After thinking about Janis for a while accompanied by the clicking of my new friends’ tongues I begin to vague further and further out. Did I take my clothes out of the dryer? Did I forget to buy milk? If I don’t have any milk, I can’t make porridge tomorrow. Can you make porridge without milk? With only water? Would you even want to make porridge with water? Wouldn’t it just be wet oats? Wet flat cold oat-y bits? Oh fuck that. I’ll just have toast.

Just as I realise that toast is my best option I also realise the noise has settled. The back yard has collapsed into silence and everyone is looking at me. Was I thinking out loud? No, they’re looking because Sandi has asked me a question. Oh for fuck’s sake.

“So, Charlie, Char-lees, CHAR-lis-a. How do you like the city?’
“Good.”
“Better than the country.”
“Yeah, I guess.”
“That wasn’t a question”
“Oh…”
“I mean it’s not like it really requires an answer. You can take that and use my rhetoric for free. An answerless question, a questionless answer. It’s beautiful actually, when you think about what rhetoric is… beautiful”

Oh my Lord. I think that may be the dumbest fucking thing I have ever heard.

“Yeah, Err, beautiful…Indeed” I say. And then I nod.
“No really Charlise, we need your help us settle a little argument, will you?” Sandi winks at a boy sitting next to a large fern, he smirks back at her flirtatiously, which makes Sandi giggle. These people, my people, are supposed to be in their mid-twenties, but they look like drunken fifteen year olds who nicked their parents smokes. Sandi returns her gaze to me, pouts seriously before asking “Do you think people register injustices from their theoretical conceptions of Holocaust?”

I can’t believe she is still talking about this? It sounds like something she read in a book once and had tattooed on the back of her hand in case she ever wanted to intimidate someone at a party. I nod slowly while I think of an answer that doesn’t begin with, “I don’t really know…”

“Well” I begin, “It was pretty much the worst thing that’s ever happened, so many people died. I don’t think there have ever been so many deaths ever before….”
“Are you sure about that?” A man with tight black jeans asks from the back of his throat.
“Well, No, I’m not entirely sure, history is not my strong point. I’m pretty crap at history actually.”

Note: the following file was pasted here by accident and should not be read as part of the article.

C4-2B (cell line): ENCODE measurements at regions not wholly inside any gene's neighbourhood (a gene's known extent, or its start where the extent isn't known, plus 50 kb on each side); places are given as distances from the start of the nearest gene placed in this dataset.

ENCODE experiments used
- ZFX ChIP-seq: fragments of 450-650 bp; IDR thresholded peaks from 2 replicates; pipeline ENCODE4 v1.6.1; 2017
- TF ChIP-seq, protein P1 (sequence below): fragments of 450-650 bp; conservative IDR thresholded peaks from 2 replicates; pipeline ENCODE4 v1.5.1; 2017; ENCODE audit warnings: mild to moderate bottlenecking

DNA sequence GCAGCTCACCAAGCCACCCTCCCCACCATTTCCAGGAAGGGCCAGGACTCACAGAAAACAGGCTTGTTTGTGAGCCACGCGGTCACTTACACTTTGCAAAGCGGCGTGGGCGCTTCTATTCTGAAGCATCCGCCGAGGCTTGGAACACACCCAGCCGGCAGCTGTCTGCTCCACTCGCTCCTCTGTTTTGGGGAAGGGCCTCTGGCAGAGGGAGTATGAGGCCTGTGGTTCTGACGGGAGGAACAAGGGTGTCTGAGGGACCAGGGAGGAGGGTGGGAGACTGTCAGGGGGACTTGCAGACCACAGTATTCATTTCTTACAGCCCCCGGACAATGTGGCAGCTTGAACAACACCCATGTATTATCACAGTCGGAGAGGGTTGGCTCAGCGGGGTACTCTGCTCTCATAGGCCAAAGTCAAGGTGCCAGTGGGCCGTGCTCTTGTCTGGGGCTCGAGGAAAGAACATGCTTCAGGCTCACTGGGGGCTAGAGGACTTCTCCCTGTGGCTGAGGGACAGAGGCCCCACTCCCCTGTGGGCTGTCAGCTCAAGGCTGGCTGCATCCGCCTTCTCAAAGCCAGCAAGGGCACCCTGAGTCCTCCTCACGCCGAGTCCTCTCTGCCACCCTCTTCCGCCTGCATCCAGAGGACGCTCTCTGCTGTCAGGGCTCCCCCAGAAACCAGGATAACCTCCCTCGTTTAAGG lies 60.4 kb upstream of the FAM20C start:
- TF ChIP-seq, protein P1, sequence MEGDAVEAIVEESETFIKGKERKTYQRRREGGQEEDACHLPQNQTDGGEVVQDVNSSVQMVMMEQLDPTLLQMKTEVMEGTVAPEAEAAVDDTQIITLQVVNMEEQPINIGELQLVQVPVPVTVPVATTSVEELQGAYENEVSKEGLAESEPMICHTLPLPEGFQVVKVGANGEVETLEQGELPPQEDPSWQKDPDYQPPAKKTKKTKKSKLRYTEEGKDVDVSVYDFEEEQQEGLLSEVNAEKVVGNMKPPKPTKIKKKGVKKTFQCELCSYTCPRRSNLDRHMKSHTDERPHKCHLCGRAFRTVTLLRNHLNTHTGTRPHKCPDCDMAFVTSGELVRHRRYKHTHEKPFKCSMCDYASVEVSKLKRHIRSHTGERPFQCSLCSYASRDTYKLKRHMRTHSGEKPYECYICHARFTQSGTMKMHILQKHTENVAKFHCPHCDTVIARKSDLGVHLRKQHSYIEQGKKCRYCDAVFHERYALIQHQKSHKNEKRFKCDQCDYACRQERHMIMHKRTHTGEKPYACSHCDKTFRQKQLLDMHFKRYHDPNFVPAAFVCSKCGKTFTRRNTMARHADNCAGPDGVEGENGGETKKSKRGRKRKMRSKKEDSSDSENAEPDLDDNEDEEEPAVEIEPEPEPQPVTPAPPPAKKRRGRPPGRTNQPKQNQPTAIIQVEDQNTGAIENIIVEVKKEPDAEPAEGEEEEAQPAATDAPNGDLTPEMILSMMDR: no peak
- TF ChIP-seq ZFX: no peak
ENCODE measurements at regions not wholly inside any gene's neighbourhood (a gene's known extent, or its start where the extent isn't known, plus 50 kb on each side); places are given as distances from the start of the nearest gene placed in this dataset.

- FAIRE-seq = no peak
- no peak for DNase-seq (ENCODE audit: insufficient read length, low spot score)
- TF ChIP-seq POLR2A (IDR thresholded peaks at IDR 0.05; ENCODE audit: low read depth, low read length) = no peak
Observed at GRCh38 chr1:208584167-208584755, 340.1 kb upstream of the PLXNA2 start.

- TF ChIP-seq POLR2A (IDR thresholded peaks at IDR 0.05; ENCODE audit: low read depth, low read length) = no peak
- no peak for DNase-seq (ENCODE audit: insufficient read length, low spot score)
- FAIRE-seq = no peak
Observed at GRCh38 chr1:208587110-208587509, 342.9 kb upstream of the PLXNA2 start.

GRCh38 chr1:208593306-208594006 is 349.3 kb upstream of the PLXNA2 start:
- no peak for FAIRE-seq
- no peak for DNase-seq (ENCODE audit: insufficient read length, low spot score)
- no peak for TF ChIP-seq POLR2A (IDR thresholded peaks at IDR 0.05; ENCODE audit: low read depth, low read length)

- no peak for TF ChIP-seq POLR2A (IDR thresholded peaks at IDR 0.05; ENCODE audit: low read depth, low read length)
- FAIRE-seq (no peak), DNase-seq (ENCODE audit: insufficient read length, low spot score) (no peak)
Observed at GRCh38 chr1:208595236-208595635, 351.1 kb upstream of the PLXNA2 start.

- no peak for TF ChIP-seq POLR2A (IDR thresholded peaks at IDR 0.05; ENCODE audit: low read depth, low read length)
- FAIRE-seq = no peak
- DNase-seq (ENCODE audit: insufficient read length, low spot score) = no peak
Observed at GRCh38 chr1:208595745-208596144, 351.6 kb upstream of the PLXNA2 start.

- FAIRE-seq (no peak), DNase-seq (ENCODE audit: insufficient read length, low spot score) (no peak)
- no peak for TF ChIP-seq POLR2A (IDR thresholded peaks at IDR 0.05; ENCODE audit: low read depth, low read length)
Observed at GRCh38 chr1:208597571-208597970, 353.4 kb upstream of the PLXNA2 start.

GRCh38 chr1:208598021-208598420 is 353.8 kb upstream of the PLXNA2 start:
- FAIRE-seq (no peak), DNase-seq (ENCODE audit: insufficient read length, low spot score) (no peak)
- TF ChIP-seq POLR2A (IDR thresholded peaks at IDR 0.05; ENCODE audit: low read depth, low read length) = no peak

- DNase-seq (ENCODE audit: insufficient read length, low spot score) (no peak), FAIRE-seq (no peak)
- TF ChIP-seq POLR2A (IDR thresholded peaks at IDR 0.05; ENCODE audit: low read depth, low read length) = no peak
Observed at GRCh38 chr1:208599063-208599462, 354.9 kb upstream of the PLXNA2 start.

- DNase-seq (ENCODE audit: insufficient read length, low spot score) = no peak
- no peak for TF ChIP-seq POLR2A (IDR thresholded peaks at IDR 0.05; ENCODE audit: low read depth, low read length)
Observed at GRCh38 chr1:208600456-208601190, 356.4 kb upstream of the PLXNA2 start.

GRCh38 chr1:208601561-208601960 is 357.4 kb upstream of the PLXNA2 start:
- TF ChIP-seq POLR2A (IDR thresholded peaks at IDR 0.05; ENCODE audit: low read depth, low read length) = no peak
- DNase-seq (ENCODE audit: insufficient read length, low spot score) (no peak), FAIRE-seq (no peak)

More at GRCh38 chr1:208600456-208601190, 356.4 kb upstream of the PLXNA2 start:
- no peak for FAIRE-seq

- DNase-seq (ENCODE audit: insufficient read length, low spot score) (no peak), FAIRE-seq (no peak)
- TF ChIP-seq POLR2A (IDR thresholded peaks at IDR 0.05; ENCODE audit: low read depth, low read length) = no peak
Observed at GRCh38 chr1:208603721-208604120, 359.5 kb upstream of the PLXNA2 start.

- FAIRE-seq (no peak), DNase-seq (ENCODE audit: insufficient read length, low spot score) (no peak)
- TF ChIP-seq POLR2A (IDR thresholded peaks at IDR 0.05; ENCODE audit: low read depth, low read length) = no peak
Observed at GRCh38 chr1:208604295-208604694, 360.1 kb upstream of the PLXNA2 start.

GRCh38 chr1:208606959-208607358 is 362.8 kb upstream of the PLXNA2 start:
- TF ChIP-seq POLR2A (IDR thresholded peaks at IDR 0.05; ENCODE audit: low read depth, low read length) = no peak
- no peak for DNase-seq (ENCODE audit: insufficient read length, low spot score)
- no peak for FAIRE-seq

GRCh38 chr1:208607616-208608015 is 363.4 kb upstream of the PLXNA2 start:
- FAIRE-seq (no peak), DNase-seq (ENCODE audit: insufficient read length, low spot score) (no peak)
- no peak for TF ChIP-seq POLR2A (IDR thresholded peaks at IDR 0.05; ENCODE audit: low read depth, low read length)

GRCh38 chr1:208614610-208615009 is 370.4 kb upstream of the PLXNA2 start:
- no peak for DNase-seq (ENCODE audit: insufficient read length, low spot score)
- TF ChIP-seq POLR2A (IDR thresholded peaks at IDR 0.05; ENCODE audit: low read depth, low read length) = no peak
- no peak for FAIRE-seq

Silence.
Janis has stopped singing as the CD needs changing. I don’t even have her to back me up.
“Well, I meant to say” I continue frantically, “ I know some… most… history. Who doesn’t. I mean, everyone knows that not so many things have died since… since…the dinosaurs. I mean, they all died. A whole planet of them, so maybe our injustices theoretical conceptions may have to do with that…too?”

They look at me as if to say that is that is the dumbest fucking thing they have ever heard.
I can’t help but nod my head in silent agreement.Perhaps I just have dinosaurs on the brain since re-watching Jurassic Park last night. It was a good movie, but not worth its weight in embarrassment.

They give each other a look over their whiskey glasses and I wish I never came to this stupid party, never came to stupid Melbourne, or could have had enough sense to turn up two hours late when they were all drunk enough not to notice me speak, or blame all of humanities moral corruptions on Dinosaurs. The silence is hanging over the backyard menacingly, the fire crackles, people silently sip their drinks and catch glances with one another. I realise I have only a few seconds left to get things right. To refuse to sink.

I push up my glasses. My glasses, that match My black jeans, and My stupid glass of whiskey. A stupid glass of straight up whiskey that I drink with MY new people. When I am comfortable I can band together my own raft and hold Sandi’s head under the swell with my foot. But not now. Now I must swim.

I throw back the remains of my glass and place it on the table next to me with devil-may-care abandon.
“I meant to say” I say casting a glance at Sandi, “Any answer I give will be all rhetoric won’t it? You know when you look up the definition of RHETORIC like you were saying before. How it’s using the art or study of using language effectively and persuasively. I mean, I could just have easily said dinosaur or holocaust, and it all come down to rhetoric doesn’t it. It’s like speech or discourse that pretends to significance but lacks true meaning… it’s beautiful really. Beautiful… when you know how to look a word up and use it in social situations.”

Sandi blushes lightly, and then nods slowly. The conversation is again awakened in all corners of the garden leaving me to sit happily pushing my glasses up and down my face. I pour myself another drink, hold it just so and nod like it means something, except this time I start to think it actually does.

****

This story is dedicated to My own dearest Saints of 120, who have always had all the ” Hip” with none of the “-Ster.”